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How to deal with a waterlogged garden

Waterlogged garden beds

Waterlogging is an increasing problem for gardeners everywhere. Whether it’s the result of freak weather conditions or just generally wetter seasons, this is a problem many of us face. Here’s how to evaluate the severity of the problem in your garden, along with some worthwhile solutions to help you improve soil drainage. 

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What is waterlogging?

The most obvious indication that you have a problem with soil drainage is, of course, puddles of standing water on your lawn, beds, or borders. Plants may fail to thrive, or you may also notice plants wilting and showing yellowing on the leaves. If you dig them up and discover they have black, smelly roots – that’s rot. Bulbs and tubers may have completely rotted away. This is waterlogging at its very worst, but there are other more subtle signs – perhaps your garden just isn’t thriving the way it used to. If that’s the case, perform this simple test to see how well your soil is draining. 

  1. Dig a small hole, about 15cm across and 30cm deep
  2. Use a watering can to fill the hole with water
  3. Leave the water to drain away until the hole is empty
  4. Refill the hole with water
  5. If it takes longer than 4 hours for this second filling to disappear, it’s likely you have a drainage issue

It may be that even though your soil isn’t sodden to the touch, it’s still too wet. This harms the quality – it stops worms from doing their job of processing organic matter into the soil and can leave the ground damp, compacted and infertile. 

Sometimes, repeated downpours leach minerals deeper into the soil where they crystalise, forming an impenetrable layer. Known as panning, this locks the waterlogging into your soil’s structure. Luckily, there are solutions.

How to deal with occasional waterlogging

Welly boots with detachable lawn spikes for soil aeration
Attach lawn spikes to the bottom of your wellies for an easy way to aerate your lawn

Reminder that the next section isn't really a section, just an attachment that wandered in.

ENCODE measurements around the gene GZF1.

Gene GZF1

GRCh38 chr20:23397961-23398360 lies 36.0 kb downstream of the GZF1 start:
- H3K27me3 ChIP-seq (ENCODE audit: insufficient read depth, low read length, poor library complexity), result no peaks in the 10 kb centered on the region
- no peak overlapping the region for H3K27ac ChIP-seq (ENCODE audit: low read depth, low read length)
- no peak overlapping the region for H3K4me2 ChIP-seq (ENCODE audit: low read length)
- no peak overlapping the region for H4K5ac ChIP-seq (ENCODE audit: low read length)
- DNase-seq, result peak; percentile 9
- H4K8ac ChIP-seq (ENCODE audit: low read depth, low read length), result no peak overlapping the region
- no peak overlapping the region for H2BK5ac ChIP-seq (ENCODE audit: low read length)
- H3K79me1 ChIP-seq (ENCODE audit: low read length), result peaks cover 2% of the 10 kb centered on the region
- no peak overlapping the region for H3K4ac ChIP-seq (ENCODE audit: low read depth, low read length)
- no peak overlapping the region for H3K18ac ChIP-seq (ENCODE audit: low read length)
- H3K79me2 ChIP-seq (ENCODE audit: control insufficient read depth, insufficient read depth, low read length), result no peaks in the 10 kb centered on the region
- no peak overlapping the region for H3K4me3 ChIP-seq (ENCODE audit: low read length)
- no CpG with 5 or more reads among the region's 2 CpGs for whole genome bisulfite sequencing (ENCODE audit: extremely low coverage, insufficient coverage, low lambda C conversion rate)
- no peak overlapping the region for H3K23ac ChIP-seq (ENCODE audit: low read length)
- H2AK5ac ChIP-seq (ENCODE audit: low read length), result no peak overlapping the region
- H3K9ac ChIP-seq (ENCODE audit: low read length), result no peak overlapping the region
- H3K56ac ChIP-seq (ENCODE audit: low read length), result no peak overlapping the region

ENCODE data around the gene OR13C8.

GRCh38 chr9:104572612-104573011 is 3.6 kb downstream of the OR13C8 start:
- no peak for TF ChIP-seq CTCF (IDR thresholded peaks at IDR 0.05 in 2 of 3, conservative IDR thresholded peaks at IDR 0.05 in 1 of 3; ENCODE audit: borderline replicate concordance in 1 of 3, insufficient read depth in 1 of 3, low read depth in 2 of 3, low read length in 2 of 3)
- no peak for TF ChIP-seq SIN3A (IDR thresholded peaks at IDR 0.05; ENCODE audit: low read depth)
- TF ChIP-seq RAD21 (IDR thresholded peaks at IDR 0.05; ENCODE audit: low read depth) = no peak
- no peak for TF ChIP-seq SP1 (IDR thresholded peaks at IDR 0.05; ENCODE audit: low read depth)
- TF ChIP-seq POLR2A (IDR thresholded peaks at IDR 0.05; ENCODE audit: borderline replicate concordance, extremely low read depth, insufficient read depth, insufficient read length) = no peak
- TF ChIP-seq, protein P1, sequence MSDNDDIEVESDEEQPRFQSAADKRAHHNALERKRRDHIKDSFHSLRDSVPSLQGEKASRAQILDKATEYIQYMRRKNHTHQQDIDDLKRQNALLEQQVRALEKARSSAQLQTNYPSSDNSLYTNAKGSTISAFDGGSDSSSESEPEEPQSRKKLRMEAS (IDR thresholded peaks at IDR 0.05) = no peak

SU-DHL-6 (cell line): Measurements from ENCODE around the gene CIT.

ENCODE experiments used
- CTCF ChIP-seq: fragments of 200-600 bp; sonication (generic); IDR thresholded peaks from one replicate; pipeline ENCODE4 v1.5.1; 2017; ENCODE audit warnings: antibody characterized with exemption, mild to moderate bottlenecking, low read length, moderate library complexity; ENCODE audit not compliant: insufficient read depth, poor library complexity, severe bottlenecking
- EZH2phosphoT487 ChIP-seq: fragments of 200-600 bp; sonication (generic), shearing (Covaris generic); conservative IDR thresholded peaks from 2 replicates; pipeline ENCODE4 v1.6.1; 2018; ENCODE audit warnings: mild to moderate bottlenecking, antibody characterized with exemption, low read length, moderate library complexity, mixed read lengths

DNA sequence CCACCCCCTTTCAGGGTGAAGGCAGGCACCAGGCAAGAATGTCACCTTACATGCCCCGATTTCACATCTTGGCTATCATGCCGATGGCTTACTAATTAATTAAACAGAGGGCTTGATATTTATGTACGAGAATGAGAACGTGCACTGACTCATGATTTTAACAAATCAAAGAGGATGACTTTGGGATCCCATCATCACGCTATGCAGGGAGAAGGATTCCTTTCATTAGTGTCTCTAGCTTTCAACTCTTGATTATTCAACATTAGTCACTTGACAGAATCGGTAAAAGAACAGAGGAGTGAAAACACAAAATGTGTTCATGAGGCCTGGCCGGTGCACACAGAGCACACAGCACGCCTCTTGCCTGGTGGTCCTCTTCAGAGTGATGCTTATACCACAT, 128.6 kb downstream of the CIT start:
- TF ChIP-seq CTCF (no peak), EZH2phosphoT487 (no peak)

Image: Lawn spikes from Suttons (© Branded Garden Products)

If your ground is waterlogged, it’ll have a natural tendency to compact. In the short run, do your best to help water to drain away by using the tines of your garden fork to puncture the soil surface. For more long term problem areas, try to avoid making a bad situation worse. Do your best to stay off the worst affected areas but if you do have to access waterlogged ground on foot, consider laying temporary paths to spread the load.

How to treat a waterlogged lawn

Person pushing a wheelbarrow down a garden track
Lay down a garden track to manoeuvre wheelbarrows through waterlogged gardens
Image: Garden Track from Suttons

Moss loves a damp lawn so may have gone a little rampant and must be removed with a scarifier before you do anything else. Once you’ve done that, it’s time to break up and aerate the soil. The best tool for the job is a hollow-tine aerator, but failing that, your garden fork will do fine. 

Once you’ve spiked the lawn to aerate the soil, add a top dressing of compost or lime-free sand. Then, once the weather has warmed up a little and the grass has started to grow you can reseed or over sow any sorry-looking bare patches. We recommend using Rapid Green Self-Repairing Lawn Seed.

How to deal with compacted soil

Breaking up compacted soil with spade
After finding the source of soil compaction, break up the sodden earth to improve drainage
Image: Shutterstock

If your soil is sodden and compacted, you might need to dig below the hard pan of crystallised minerals to improve drainage. To find out where this is, you just need a spade and an empty biro tube (no ink required!)

The biro test:

  • First dig a small hole of about a spade’s depth 
  • Take your biro tube and, starting just below the rim of the hole, push it into the side 
  • If the pen goes in fairly easily then all is well 
  • Keep going down the side of the hole 
  • When you reach a level where the biro won’t go in then you have found the pan, i.e. compacted soil which will restrict growth and drainage